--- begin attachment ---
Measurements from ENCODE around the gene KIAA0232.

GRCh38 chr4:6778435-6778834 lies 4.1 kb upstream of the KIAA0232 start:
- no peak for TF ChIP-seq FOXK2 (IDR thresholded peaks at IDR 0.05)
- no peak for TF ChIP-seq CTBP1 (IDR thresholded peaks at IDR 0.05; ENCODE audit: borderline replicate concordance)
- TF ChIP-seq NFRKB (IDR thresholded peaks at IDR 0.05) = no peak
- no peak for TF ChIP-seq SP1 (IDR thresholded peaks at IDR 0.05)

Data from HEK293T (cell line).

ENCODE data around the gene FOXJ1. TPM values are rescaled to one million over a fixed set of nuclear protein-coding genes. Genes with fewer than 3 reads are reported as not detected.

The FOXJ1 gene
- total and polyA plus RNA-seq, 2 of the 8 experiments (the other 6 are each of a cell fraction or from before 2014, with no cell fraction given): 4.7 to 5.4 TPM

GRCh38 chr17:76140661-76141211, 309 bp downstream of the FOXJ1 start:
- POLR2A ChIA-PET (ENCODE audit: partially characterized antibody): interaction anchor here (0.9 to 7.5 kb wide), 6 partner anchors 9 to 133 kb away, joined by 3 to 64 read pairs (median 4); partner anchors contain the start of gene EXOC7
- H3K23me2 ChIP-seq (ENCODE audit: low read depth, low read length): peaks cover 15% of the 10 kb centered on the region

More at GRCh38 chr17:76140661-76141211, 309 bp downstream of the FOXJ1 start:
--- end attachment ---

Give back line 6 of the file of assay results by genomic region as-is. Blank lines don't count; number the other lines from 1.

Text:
- no peak for TF ChIP-seq SP1 (IDR thresholded peaks at IDR 0.05)